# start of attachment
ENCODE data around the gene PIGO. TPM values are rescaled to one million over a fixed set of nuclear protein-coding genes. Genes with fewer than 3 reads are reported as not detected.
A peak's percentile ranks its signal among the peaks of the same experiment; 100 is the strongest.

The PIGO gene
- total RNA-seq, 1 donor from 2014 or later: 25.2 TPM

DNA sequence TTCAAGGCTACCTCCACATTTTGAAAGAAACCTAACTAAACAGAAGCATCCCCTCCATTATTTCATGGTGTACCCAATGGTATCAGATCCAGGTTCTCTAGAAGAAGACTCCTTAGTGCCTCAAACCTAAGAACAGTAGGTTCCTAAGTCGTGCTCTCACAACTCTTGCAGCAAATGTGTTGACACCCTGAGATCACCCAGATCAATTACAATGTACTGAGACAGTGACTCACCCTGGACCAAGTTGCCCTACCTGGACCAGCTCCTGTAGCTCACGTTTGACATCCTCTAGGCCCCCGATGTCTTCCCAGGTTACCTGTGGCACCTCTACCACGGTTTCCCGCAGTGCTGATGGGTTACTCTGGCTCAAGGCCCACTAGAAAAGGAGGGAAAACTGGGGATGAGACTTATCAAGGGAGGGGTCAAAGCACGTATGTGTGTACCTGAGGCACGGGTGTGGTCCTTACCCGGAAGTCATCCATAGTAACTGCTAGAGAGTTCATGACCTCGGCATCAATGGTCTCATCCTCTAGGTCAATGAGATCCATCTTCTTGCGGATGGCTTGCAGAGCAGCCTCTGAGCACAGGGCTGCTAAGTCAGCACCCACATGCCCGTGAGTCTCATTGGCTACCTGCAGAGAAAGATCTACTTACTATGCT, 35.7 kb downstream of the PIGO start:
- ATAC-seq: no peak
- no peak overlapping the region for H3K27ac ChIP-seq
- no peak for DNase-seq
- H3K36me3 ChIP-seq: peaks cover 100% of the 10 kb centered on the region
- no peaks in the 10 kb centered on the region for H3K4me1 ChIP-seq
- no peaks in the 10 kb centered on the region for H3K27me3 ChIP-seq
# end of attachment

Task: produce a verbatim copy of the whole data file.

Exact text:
ENCODE data around the gene PIGO. TPM values are rescaled to one million over a fixed set of nuclear protein-coding genes. Genes with fewer than 3 reads are reported as not detected.
A peak's percentile ranks its signal among the peaks of the same experiment; 100 is the strongest.

The PIGO gene
- total RNA-seq, 1 donor from 2014 or later: 25.2 TPM

DNA sequence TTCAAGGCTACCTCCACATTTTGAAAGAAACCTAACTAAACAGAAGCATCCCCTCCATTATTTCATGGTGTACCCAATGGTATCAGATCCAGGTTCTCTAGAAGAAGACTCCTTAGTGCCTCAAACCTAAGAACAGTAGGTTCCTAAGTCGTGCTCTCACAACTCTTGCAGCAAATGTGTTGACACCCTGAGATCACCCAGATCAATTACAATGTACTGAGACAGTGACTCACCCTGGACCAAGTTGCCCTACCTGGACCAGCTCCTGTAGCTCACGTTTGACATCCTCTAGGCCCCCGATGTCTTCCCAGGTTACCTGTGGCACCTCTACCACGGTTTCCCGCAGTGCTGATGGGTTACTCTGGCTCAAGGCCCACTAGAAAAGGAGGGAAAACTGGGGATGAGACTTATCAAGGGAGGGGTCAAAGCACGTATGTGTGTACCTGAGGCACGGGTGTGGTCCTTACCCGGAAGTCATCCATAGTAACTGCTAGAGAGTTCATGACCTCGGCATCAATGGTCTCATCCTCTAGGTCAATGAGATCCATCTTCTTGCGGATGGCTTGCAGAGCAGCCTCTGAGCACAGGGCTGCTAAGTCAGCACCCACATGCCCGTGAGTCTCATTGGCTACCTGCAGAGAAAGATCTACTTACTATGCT, 35.7 kb downstream of the PIGO start:
- ATAC-seq: no peak
- no peak overlapping the region for H3K27ac ChIP-seq
- no peak for DNase-seq
- H3K36me3 ChIP-seq: peaks cover 100% of the 10 kb centered on the region
- no peaks in the 10 kb centered on the region for H3K4me1 ChIP-seq
- no peaks in the 10 kb centered on the region for H3K27me3 ChIP-seq